Aircraft and avionics equipment mechanics and technicians repair and perform scheduled maintenance on airplanes and helicopters. They also inspect airplanes and helicopters as required by the Federal Aviation Administration (FAA).
Aircraft mechanics typically do the following:
Avionics technicians typically do the following:
Today’s airplanes are highly complex machines that require reliable parts and service to fly safely. To keep an airplane in peak operating condition, aircraft and avionics equipment mechanics and technicians do scheduled maintenance, make repairs, and complete inspections.
Some mechanics work on many different types of aircraft, such as jets, propeller-driven airplanes, and helicopters. Others specialize in one section of a particular type of aircraft, such as the engine, hydraulics, or electrical system of a jet. In small, independent repair shops, mechanics usually inspect and repair many different types of aircraft.
Most mechanics who work on civilian aircraft have the FAA’s Airframe and Powerplant (A&P) certificate. Mechanics who have this certificate are authorized to work on any part of the aircraft, except electronic flight instruments. Maintaining a plane’s electronic flight instruments is the job of avionics technicians.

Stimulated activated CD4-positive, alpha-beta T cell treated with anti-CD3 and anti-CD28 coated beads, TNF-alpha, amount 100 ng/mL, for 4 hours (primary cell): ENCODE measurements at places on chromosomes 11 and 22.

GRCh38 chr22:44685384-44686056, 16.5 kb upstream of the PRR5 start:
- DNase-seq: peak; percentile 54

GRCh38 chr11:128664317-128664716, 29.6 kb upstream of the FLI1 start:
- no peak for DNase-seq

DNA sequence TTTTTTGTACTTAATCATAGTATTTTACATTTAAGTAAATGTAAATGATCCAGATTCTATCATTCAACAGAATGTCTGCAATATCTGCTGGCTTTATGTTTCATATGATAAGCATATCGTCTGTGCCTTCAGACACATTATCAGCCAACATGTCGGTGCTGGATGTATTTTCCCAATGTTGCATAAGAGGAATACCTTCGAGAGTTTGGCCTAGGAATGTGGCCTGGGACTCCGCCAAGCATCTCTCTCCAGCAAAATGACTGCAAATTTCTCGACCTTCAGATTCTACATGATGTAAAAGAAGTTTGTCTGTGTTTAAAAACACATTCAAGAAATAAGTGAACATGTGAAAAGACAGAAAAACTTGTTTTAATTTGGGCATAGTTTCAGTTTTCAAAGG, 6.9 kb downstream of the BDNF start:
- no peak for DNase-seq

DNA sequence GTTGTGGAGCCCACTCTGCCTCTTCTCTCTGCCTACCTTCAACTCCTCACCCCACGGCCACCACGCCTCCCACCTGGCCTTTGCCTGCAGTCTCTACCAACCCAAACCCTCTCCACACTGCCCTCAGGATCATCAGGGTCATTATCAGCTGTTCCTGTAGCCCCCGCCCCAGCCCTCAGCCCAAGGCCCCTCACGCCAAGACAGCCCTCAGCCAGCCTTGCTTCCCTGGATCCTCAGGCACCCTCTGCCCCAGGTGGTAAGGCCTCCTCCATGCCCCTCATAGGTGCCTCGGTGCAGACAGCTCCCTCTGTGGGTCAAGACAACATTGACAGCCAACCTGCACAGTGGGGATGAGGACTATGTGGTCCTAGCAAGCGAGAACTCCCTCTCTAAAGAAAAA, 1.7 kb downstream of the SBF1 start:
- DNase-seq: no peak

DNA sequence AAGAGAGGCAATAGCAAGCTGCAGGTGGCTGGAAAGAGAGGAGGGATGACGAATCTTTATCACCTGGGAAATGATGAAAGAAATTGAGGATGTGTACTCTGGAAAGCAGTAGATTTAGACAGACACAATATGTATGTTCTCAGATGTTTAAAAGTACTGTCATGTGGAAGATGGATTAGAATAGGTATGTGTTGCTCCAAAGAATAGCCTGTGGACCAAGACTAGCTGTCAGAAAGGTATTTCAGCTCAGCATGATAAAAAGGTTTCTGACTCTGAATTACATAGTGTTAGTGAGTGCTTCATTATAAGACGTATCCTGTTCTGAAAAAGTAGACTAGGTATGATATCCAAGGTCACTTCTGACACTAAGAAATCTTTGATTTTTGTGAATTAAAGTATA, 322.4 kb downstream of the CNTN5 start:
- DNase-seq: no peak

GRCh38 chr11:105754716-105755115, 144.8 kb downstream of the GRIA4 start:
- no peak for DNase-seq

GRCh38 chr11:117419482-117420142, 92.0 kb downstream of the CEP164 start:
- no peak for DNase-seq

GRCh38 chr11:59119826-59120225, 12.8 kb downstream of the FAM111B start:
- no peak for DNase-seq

The following are types of aircraft and avionics equipment mechanics and technicians:
Maintenance mechanics specialize in preventive maintenance and inspect aircraft. Every aircraft must be inspected regularly. The schedule for inspection may be based on hours flown, days since the last inspection, trips flown, or a combination of these factors.
Maintenance mechanics inspect aircraft engines, landing gear, instruments, brakes, air conditioning systems, and other parts. They use precision instruments to measure wear and replace worn out parts.
They inspect a plane’s exterior and repair metal sheets. They may use x rays and magnetic inspection equipment to check for cracks that can't be seen. They check for corrosion, distortion, and cracks in the aircraft's main body, wings, and tail.
In planes equipped with aircraft monitoring systems, mechanics can gather valuable diagnostic information from electronic consoles. After completing all repairs, mechanics must test the equipment to ensure that it works properly. Mechanics also must keep records of all maintenance that they do on an aircraft.
Repair mechanics specialize in repair work rather than inspection. They find and fix problems that pilots describe. For example, during a preflight check, a pilot may discover that the aircraft's fuel gauge is not working. Mechanics must figure out the problem and replace any defective electrical parts. They must work as fast as safety permits so that the aircraft can be put back into service quickly.
Avionic technicians repair and maintain a plane’s electronic systems, such as radio communications, radar systems, and flight instruments. As the use of automated technology increases, more time is spent maintaining a plane’s computer systems. Technicians are often needed to analyze and solve complex electronic problems.
Source: Bureau of Labor Statistics, U.S. Department of Labor, Occupational Outlook Handbook, 2012-13 Edition